But when Twitter users are exposed to political tweets, that number increases to 97 percent. Unsurprisingly, repeated exposure makes users more likely to take action.
The study found that these findings held true across party lines, despite indications in other recent studies that Twitter users are more likely to be Democrats than Republicans.
Twitter opened up its promoted products line of advertising tools to political campaigns last year, and both presidential campaigns have made extensive use of promoted tweets, promoted accounts and even promoted trends. The first two allow for micro-targeting of Twitter users by demographic or search, and more recently by how Twitter places users in interest categories. The third option, the promoted trend, is a national ad buy that the campaigns have so far only used for big events such as the nominating conventions or the presidential debate last week.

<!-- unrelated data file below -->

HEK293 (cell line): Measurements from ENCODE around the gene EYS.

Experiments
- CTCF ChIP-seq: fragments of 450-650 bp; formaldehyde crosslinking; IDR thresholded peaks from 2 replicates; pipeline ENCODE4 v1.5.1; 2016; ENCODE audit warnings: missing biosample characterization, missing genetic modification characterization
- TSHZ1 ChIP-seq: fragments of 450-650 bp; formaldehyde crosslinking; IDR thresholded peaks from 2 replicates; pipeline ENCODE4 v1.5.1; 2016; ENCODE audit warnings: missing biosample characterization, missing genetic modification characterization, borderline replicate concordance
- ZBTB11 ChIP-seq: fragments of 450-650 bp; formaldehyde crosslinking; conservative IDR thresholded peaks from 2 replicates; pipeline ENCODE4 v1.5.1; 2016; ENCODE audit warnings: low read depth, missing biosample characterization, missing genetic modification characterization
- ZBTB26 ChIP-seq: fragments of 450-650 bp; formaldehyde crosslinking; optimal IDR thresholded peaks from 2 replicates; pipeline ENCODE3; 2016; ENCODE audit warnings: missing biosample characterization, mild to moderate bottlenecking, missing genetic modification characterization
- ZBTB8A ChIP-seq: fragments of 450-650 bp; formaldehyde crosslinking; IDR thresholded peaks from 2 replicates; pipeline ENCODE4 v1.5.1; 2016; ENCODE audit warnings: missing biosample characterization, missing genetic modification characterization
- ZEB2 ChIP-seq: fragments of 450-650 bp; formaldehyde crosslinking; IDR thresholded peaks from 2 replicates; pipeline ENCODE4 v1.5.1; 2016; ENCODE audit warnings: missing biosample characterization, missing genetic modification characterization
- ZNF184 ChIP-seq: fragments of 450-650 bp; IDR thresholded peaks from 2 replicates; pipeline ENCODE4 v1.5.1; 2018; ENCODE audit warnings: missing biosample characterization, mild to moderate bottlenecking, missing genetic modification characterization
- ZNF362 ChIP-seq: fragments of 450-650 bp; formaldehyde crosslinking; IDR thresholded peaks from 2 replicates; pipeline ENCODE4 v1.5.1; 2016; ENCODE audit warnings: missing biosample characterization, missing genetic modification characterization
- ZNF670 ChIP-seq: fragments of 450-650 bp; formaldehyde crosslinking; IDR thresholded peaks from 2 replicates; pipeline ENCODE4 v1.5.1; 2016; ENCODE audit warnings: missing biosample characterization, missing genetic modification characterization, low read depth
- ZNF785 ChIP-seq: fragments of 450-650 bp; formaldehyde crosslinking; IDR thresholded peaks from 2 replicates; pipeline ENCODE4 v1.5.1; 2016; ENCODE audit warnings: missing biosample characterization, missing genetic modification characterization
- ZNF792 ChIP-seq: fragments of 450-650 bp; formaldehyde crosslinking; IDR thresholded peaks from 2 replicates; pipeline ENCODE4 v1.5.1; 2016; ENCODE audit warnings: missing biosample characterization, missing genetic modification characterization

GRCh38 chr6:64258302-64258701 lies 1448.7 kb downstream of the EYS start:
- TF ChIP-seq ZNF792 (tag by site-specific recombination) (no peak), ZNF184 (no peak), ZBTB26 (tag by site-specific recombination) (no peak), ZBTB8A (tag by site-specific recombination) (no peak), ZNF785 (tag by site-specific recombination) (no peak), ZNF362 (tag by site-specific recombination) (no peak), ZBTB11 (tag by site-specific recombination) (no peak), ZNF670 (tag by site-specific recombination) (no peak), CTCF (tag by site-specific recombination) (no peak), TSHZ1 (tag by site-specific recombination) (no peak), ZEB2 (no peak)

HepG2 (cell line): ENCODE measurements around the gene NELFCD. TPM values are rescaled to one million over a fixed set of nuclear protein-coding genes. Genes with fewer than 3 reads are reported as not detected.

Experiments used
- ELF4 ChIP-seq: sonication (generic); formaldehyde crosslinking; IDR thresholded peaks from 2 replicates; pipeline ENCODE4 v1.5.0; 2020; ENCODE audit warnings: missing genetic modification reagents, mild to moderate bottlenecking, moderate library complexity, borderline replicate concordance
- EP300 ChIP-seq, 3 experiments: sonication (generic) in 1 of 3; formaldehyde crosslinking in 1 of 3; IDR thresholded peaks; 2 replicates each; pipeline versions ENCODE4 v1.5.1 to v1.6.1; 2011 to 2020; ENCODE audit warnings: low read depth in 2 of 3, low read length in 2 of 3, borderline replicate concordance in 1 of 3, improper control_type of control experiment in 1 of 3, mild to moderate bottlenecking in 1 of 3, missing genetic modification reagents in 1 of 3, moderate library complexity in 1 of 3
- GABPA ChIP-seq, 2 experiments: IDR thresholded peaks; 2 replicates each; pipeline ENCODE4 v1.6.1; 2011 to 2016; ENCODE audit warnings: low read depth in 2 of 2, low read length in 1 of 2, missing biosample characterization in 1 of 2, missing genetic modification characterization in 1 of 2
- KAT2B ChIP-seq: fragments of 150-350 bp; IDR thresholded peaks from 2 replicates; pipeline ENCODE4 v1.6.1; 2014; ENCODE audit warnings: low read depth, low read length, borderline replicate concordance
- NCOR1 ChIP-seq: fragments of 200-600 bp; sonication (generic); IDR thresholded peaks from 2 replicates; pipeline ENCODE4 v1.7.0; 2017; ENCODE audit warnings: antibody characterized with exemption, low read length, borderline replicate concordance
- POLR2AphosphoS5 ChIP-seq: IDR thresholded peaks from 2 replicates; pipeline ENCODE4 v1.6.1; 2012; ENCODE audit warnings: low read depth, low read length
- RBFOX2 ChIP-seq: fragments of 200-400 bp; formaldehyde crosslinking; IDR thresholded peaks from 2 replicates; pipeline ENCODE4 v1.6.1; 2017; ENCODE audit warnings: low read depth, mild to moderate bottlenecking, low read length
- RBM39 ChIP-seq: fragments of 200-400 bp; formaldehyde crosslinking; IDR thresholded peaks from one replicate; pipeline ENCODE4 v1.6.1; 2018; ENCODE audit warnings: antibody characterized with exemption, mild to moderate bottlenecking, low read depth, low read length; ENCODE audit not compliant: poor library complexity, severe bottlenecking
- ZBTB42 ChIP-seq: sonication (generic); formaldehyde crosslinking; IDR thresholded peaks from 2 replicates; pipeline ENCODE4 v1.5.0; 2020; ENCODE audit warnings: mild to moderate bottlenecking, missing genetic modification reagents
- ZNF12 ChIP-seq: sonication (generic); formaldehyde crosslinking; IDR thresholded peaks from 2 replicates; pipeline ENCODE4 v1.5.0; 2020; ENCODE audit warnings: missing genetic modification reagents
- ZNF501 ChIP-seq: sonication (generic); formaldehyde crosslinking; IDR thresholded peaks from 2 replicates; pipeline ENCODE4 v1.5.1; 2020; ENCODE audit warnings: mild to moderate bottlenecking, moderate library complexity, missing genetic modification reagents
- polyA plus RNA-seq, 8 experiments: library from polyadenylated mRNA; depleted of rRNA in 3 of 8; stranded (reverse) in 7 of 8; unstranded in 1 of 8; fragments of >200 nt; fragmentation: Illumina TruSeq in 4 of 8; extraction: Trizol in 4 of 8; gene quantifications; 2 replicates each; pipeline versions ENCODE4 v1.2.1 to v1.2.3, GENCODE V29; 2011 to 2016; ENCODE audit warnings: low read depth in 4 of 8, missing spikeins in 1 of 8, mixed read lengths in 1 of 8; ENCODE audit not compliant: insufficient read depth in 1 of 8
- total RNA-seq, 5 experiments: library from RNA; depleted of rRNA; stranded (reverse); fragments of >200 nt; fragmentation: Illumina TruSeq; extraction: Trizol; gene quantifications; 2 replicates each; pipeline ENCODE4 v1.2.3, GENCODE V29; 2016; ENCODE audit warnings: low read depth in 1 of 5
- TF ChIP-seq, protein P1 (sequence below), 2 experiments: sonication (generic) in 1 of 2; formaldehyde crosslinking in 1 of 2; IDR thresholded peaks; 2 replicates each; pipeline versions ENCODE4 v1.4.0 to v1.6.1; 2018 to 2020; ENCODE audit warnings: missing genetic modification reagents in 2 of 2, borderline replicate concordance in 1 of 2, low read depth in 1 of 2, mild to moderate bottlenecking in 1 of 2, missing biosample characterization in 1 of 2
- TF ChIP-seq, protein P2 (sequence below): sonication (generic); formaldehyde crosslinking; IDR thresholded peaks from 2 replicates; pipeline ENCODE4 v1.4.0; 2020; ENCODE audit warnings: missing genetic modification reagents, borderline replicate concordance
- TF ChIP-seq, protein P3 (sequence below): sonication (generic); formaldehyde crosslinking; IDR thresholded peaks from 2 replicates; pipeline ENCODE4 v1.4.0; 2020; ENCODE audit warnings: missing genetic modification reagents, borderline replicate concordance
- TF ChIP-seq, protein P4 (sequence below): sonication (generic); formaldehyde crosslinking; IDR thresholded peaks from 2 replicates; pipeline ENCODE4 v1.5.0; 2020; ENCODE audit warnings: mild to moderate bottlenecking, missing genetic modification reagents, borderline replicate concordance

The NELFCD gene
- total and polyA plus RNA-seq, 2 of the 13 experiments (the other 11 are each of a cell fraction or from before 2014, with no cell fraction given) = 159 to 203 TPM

But for political advertisers on Twitter, the best news from the study is that users click through to donation pages on political sites at greater rates than to other pages on political sites.
That could be because more political tweets are asking for donations than pumping out informational links, but the study notes that this does mean Twitter is doing more than moving traffic — it is potentially driving action.